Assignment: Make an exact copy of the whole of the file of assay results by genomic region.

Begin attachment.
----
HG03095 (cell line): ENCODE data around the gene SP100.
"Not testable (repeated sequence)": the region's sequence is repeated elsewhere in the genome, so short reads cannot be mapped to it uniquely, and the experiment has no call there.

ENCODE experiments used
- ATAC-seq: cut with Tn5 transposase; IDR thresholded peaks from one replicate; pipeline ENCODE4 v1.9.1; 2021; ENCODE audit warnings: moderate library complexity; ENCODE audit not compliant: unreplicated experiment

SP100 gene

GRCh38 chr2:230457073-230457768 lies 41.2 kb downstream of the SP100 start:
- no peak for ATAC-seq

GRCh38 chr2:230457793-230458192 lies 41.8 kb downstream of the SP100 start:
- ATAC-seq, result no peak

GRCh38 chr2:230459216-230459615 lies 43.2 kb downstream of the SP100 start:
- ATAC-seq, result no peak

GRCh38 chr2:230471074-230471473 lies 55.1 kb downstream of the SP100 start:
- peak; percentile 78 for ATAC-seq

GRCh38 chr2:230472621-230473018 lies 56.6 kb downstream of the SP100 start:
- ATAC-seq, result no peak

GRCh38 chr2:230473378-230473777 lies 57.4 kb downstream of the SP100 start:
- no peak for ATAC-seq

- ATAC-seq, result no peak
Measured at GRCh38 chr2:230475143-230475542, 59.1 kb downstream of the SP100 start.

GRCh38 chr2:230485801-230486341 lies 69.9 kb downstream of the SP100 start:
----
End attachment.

HG03095 (cell line): ENCODE data around the gene SP100.
"Not testable (repeated sequence)": the region's sequence is repeated elsewhere in the genome, so short reads cannot be mapped to it uniquely, and the experiment has no call there.

ENCODE experiments used
- ATAC-seq: cut with Tn5 transposase; IDR thresholded peaks from one replicate; pipeline ENCODE4 v1.9.1; 2021; ENCODE audit warnings: moderate library complexity; ENCODE audit not compliant: unreplicated experiment

SP100 gene

GRCh38 chr2:230457073-230457768 lies 41.2 kb downstream of the SP100 start:
- no peak for ATAC-seq

GRCh38 chr2:230457793-230458192 lies 41.8 kb downstream of the SP100 start:
- ATAC-seq, result no peak

GRCh38 chr2:230459216-230459615 lies 43.2 kb downstream of the SP100 start:
- ATAC-seq, result no peak

GRCh38 chr2:230471074-230471473 lies 55.1 kb downstream of the SP100 start:
- peak; percentile 78 for ATAC-seq

GRCh38 chr2:230472621-230473018 lies 56.6 kb downstream of the SP100 start:
- ATAC-seq, result no peak

GRCh38 chr2:230473378-230473777 lies 57.4 kb downstream of the SP100 start:
- no peak for ATAC-seq

- ATAC-seq, result no peak
Measured at GRCh38 chr2:230475143-230475542, 59.1 kb downstream of the SP100 start.

GRCh38 chr2:230485801-230486341 lies 69.9 kb downstream of the SP100 start: